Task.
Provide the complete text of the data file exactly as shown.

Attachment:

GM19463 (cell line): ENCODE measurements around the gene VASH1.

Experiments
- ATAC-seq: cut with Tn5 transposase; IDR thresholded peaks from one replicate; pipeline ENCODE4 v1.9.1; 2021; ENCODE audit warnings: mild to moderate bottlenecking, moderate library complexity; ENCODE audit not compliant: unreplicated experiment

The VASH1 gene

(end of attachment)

GM19463 (cell line): ENCODE measurements around the gene VASH1.

Experiments
- ATAC-seq: cut with Tn5 transposase; IDR thresholded peaks from one replicate; pipeline ENCODE4 v1.9.1; 2021; ENCODE audit warnings: mild to moderate bottlenecking, moderate library complexity; ENCODE audit not compliant: unreplicated experiment

The VASH1 gene